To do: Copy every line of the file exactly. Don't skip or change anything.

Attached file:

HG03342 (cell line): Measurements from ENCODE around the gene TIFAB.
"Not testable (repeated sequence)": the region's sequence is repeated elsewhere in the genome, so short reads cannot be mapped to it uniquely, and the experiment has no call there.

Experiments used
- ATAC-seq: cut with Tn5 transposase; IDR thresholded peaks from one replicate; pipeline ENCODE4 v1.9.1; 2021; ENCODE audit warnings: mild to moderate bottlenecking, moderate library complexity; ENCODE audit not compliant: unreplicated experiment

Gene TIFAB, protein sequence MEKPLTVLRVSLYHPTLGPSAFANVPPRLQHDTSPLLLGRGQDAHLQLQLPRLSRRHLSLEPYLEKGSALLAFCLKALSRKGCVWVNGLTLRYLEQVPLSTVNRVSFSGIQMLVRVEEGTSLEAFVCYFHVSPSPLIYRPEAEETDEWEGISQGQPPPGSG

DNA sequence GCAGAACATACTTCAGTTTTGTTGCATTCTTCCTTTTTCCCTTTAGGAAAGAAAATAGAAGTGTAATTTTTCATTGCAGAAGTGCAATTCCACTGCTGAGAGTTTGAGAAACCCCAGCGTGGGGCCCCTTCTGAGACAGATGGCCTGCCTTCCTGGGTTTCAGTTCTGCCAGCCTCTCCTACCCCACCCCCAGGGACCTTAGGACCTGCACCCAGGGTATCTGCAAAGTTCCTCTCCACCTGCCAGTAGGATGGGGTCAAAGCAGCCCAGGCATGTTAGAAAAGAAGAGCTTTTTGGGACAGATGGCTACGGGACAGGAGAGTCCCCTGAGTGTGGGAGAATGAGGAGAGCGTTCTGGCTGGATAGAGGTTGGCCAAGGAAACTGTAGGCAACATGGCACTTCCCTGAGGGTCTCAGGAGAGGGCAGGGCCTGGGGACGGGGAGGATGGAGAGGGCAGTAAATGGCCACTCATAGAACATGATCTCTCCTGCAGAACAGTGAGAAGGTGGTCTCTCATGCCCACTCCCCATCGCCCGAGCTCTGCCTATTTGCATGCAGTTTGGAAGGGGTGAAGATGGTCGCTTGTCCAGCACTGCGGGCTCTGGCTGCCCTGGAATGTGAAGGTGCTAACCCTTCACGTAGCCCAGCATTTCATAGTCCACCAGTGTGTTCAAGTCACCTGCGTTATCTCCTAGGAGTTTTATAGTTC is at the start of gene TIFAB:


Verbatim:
HG03342 (cell line): Measurements from ENCODE around the gene TIFAB.
"Not testable (repeated sequence)": the region's sequence is repeated elsewhere in the genome, so short reads cannot be mapped to it uniquely, and the experiment has no call there.

Experiments used
- ATAC-seq: cut with Tn5 transposase; IDR thresholded peaks from one replicate; pipeline ENCODE4 v1.9.1; 2021; ENCODE audit warnings: mild to moderate bottlenecking, moderate library complexity; ENCODE audit not compliant: unreplicated experiment

Gene TIFAB, protein sequence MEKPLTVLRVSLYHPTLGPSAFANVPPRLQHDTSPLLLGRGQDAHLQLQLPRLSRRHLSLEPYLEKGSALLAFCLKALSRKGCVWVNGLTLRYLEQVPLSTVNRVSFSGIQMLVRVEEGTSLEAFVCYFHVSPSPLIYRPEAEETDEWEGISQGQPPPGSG

DNA sequence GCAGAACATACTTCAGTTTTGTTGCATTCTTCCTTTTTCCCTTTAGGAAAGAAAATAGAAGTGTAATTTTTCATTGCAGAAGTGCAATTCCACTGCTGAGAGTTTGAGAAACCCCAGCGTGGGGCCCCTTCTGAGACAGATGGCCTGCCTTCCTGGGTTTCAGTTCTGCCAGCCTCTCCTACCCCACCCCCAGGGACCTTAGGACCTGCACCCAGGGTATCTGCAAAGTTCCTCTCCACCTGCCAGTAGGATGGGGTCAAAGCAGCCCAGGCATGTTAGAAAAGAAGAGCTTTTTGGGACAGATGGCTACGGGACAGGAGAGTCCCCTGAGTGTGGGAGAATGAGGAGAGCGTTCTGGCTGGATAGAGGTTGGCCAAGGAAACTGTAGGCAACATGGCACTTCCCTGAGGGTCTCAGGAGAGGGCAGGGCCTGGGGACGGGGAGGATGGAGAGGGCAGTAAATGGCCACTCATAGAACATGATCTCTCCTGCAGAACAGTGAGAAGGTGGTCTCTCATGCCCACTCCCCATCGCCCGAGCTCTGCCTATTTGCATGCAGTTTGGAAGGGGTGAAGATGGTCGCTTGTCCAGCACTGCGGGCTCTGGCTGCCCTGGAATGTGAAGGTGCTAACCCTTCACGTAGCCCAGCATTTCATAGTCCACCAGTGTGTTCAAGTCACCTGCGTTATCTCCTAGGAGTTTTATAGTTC is at the start of gene TIFAB: